As many as 50 per cent of Singapore-based businesses have encountered a critical cyber security issue or incident during M&A activity, which placed the deal in jeopardy.
Findings from Forescout Technologies found that after closing an acquisition, 65 per cent of executives experience regret in making the deal due to cyber security concerns.
"Traditionally, when acquiring a company, M&A due diligence has been focused on aspects such as finance, legal, business, operations, human resources and IT, among others,” said Wahab Yusoff, vice president of Asia at Forescout. “However, in light of recent breaches, it is clear that organisations considering an acquisition could benefit from greater, dedicated cyber evaluation."
Yusoff said effective cyber security evaluation takes time yet on the flip side, acquisitions often run at a fast pace.
The report found that only 34 per cent of respondents in Singapore strongly agree that their IT team is given adequate time to review a targets’ cyber security standards, processes and protocols before completing an acquisition.
When asked what makes organisations most at risk during the IT process, executives identified human error and configuration weakness (63 per cent) and connected devices (59 per cent).
But devices often get overlooked and missed during integration as over half (57 per cent) of decision-makers find unaccounted devices, including Internet of Things devices, after completing the integration process.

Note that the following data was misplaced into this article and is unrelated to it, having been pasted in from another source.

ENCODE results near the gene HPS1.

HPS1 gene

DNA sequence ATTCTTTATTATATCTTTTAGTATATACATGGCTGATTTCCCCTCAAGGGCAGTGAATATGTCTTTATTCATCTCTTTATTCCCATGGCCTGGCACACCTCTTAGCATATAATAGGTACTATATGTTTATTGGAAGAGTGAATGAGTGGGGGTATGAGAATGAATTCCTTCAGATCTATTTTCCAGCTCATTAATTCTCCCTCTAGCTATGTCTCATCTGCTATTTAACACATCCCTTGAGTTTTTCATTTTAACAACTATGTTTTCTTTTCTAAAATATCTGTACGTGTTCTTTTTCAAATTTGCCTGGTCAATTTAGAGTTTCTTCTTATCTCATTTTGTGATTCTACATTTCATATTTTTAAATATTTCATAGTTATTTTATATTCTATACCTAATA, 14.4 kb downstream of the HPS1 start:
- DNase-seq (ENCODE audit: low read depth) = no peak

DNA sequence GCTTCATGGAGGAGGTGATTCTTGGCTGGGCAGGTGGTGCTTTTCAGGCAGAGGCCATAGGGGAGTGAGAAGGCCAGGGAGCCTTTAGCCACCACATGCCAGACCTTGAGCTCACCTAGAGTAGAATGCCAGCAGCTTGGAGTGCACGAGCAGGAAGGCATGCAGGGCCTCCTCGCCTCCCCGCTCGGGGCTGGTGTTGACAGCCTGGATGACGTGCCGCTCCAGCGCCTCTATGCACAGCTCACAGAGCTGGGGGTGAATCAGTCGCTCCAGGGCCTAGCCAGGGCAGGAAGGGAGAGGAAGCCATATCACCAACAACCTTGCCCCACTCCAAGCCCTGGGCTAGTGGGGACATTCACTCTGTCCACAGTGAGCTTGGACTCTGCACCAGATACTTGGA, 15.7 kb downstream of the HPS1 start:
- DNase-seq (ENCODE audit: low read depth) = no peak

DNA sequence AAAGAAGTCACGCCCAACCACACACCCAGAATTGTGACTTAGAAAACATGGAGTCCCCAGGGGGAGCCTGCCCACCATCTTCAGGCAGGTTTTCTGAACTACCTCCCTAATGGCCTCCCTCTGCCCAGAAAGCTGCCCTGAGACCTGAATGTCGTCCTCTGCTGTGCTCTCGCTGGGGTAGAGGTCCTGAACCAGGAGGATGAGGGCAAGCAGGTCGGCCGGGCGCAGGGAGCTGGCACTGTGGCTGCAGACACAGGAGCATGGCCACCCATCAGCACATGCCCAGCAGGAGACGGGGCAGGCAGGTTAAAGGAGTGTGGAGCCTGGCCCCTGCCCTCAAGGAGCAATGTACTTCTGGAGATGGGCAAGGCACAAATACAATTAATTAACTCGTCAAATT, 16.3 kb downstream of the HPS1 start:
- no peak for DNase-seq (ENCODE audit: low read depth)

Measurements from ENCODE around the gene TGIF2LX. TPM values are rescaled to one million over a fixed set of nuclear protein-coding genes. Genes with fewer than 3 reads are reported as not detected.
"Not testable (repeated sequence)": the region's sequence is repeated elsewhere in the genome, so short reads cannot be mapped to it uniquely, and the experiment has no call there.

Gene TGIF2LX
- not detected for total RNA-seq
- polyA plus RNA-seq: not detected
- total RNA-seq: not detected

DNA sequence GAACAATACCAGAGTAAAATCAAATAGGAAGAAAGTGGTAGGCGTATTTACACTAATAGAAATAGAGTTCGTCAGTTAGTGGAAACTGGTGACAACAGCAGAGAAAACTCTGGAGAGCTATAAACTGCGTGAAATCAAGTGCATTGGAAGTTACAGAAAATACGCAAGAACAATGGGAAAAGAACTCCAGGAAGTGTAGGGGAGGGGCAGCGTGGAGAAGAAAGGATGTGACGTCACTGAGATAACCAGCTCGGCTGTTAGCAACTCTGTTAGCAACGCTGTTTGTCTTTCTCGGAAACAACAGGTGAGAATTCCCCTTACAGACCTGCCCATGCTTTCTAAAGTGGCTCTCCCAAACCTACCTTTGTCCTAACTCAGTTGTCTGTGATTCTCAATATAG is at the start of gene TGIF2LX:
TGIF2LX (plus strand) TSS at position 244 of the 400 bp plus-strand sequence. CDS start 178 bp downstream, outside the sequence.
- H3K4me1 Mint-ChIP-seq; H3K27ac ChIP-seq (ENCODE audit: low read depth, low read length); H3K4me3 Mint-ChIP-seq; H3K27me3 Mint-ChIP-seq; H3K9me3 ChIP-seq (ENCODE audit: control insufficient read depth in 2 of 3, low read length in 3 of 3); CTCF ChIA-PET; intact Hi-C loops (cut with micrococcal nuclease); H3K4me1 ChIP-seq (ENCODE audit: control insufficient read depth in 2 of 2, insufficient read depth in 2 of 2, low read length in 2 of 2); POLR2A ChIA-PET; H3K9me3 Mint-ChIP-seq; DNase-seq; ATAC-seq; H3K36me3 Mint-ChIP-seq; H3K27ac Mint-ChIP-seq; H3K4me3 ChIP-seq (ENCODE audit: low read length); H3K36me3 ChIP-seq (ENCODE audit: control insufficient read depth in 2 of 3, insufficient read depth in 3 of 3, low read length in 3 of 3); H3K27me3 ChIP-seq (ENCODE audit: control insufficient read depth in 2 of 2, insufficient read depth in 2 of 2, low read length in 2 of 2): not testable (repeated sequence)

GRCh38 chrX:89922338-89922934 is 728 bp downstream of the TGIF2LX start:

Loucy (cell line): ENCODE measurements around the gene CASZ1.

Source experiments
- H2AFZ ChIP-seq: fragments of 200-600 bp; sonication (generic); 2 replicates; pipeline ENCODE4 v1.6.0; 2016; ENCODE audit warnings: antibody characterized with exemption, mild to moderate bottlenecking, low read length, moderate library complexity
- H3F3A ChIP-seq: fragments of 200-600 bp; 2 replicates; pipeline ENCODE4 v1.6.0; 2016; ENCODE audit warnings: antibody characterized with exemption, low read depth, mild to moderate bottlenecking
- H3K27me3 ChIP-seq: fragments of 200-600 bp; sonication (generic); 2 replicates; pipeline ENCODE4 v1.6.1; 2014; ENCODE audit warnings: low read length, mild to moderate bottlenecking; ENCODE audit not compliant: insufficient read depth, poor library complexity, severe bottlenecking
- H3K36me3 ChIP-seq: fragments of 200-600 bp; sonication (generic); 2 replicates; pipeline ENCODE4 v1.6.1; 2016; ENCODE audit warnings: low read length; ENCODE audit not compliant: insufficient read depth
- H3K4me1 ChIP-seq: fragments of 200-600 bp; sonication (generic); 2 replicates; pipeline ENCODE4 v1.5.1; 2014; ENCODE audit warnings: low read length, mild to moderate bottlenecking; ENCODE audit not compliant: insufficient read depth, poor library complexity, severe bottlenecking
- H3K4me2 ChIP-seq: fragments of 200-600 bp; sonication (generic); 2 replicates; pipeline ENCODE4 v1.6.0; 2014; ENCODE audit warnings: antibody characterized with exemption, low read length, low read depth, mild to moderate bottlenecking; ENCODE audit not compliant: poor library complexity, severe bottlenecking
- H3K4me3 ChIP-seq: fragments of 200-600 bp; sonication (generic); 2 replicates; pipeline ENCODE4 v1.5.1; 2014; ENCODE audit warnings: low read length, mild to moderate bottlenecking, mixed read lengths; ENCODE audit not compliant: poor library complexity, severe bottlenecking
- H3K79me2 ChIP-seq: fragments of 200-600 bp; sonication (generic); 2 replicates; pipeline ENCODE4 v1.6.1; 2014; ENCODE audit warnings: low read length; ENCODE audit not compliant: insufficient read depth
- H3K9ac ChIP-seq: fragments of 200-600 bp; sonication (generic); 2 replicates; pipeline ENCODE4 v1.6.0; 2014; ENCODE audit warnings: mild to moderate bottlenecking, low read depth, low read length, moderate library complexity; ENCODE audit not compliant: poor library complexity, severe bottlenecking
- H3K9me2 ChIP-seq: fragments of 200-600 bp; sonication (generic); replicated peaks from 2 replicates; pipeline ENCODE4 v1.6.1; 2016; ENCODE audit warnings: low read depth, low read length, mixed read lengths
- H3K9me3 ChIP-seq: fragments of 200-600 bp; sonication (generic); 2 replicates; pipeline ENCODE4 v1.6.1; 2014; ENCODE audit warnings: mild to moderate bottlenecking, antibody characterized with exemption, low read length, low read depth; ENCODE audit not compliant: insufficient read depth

“The IT and cyber landscape has changed dramatically in recent decades, with connectivity becoming increasingly prevalent," Yusoff added. "All of these factors have greatly complicated the evaluation and decision making process, and has made it a requirement to have new and innovative approaches to manage cyber risks.
"Cyber security assessments to have full visibility into all connected devices are therefore a key requisite not only prior to the acquisition, but continually throughout the integration process as well."
Within Singapore, only 31 per cent strongly agree that their IT team has the skills necessary to conduct a cyber security assessment for an acquisition.
Due to lack of resources, Yusoff said organisations must allocate outside resources through the channel to conduct cyber security assessments.
The study is based upon a survey that was conducted between February 20 through March 10, 2019, with respondents sourced from Quest Mindshare.
In all, there were 2,779 respondents of IT decision makers and business decision makers across industries from Singapore, Australia, India, US, France, UK, and Germany, with the data weighted to evenly represent audiences and regions.
To qualify, respondents had to be employed full-time, senior manager level or higher, and the primary decision maker for IT purchasing decisions or involved in M&A strategy.